Given the inherent deflationary pressures that commodity currency use promotes, it would be hard to see how such a monetary system would help the EU’s economic woes for example. Gold and Bitcoin proponents would argue that the use of commodity currencies would have prevented the whole crash in the first place, since they restrain the capabilities banks have to play with money flows and high risk lending. Modern fiat monetary systems still have other advantages that cannot be discarded. Thus the best answer might be found in a mixture of both approaches.

Perfect and Imperfect Substitutes

Moving forward the world economy would be better off with a healthier mix of reserve assets. Bitcoin can provide more depth in this regard. However there is one key characteristic that precludes Bitcoin from playing a bigger role, even though its most enthusiastic proponents see it as a strong candidate for reserve currency. Unlike gold, Bitcoin can be easily substituted by any other altcoin that functions in a similar manner. Although gold has close substitutes like silver and platinum perhaps, none of these or other precious metals would constitute perfect substitutes. This in theory would serve to undermine any positive assessment about the future of Bitcoin as a reserve currency or as a central part of the international financial system.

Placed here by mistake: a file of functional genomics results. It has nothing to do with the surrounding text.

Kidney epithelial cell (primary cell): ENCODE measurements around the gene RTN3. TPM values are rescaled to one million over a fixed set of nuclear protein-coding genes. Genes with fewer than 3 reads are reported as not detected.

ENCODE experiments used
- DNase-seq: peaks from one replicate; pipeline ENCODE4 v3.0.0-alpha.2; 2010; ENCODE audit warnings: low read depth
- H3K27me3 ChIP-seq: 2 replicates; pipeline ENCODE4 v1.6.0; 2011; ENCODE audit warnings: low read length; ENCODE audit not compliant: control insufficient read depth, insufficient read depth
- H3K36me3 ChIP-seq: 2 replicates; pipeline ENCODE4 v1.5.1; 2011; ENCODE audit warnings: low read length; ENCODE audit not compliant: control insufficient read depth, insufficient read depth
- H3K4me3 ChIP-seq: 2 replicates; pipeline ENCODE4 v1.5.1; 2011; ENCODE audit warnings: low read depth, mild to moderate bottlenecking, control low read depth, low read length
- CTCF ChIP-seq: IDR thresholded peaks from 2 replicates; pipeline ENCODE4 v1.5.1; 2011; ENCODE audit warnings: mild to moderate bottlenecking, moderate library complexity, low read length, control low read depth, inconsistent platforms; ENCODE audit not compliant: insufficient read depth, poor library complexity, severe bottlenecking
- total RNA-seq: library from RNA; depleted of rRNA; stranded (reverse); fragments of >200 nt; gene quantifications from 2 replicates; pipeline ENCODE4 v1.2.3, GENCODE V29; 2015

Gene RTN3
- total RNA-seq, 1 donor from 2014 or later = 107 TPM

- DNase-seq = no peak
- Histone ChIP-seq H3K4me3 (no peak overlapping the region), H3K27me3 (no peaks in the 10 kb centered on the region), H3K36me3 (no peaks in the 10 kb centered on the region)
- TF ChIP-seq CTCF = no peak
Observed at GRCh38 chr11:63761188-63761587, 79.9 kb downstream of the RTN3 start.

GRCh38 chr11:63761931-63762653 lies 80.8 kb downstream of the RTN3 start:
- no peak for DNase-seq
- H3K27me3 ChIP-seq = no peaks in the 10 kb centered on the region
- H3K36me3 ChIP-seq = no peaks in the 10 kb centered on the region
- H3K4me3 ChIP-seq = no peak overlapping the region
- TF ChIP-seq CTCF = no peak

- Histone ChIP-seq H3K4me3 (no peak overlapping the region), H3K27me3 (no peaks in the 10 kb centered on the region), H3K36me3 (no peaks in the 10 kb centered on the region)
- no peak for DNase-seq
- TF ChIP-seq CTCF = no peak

Final Thoughts

Bitcoin is still an experiment and its use and future value may be either overestimated or underrated. In any case a more in depth analysis about its value and function as a commodity currency can show the potential pitfalls and advantages of using it as a substitute for commodities gold or fiat currency. Ultimately, the characteristics of Bitcoin as a commodity currency are quite different from those of gold. Its potential valuation is also a riddle, which is why it should still be treated as an experiment. Bitcoin should be viewed less as a substitute for commodities or currencies, and more as a complement to both. The future of Bitcoin has the potential to shine as bright as gold, if its characteristics are analyzed properly. Experts should be running more scenarios in which Bitcoin is more widely adopted and integrated into the world’s financial system as a complementary commodity currency, to gain a better understanding.